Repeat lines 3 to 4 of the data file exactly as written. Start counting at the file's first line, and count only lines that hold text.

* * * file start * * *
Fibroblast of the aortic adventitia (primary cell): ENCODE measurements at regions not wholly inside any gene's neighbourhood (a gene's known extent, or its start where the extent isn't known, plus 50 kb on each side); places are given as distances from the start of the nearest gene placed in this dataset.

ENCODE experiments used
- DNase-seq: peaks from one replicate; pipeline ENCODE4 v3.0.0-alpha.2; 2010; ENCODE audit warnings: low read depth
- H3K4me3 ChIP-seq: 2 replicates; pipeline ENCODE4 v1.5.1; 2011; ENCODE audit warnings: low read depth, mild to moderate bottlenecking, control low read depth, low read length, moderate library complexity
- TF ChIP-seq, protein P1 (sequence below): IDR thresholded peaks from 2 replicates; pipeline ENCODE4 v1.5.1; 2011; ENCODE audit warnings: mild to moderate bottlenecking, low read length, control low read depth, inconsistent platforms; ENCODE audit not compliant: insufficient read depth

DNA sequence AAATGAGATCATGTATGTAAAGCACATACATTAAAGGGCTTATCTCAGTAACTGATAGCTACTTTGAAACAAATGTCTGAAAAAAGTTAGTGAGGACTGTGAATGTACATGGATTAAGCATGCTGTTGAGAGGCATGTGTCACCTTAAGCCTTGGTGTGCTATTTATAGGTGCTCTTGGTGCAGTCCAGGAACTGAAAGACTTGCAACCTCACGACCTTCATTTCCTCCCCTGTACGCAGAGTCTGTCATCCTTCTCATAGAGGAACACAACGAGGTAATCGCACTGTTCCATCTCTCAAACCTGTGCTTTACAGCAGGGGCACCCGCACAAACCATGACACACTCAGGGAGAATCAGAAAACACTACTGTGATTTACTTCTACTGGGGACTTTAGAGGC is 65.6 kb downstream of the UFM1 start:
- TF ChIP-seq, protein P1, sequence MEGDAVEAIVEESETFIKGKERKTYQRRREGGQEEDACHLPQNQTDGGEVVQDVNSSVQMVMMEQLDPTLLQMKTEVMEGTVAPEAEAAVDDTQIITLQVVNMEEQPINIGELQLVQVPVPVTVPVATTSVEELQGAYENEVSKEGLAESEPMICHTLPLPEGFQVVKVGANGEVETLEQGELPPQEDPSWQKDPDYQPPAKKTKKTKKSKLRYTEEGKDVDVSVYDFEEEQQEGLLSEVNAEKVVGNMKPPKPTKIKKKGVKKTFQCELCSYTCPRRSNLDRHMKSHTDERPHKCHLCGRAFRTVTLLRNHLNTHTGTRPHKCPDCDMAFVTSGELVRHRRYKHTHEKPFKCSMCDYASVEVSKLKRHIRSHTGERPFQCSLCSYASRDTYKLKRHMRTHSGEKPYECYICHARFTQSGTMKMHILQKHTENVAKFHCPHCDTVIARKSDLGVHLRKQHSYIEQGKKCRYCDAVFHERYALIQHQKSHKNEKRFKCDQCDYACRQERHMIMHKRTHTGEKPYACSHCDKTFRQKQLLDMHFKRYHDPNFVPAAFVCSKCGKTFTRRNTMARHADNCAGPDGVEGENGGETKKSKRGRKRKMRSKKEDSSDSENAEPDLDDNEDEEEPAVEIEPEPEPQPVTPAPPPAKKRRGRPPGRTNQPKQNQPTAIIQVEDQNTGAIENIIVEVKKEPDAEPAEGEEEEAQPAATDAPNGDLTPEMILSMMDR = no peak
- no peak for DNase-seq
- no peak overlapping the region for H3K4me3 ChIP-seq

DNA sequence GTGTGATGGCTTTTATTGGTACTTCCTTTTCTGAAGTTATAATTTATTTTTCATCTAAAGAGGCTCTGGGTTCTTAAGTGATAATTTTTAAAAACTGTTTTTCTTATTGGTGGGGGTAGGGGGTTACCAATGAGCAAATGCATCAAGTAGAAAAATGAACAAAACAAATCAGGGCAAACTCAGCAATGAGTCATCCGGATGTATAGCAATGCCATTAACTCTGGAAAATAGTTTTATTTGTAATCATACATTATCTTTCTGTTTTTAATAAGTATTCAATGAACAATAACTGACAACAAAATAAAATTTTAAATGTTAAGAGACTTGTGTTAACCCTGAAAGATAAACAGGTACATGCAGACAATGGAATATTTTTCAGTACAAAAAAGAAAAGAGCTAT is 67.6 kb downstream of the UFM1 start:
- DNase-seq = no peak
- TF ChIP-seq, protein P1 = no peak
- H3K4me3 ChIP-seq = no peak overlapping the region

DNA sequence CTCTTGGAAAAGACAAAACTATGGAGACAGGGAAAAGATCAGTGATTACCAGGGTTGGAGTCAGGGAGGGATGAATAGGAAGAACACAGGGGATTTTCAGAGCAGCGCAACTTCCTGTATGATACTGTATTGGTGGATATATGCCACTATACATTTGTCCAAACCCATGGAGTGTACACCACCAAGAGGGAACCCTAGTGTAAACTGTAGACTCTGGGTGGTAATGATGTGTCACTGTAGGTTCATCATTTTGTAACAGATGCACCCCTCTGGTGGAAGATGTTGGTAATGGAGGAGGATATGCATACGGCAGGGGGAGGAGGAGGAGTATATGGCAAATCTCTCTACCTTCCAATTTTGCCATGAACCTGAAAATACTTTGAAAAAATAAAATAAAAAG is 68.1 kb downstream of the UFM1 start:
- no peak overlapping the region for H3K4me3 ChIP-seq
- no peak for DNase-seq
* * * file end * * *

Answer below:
- DNase-seq: peaks from one replicate; pipeline ENCODE4 v3.0.0-alpha.2; 2010; ENCODE audit warnings: low read depth
- H3K4me3 ChIP-seq: 2 replicates; pipeline ENCODE4 v1.5.1; 2011; ENCODE audit warnings: low read depth, mild to moderate bottlenecking, control low read depth, low read length, moderate library complexity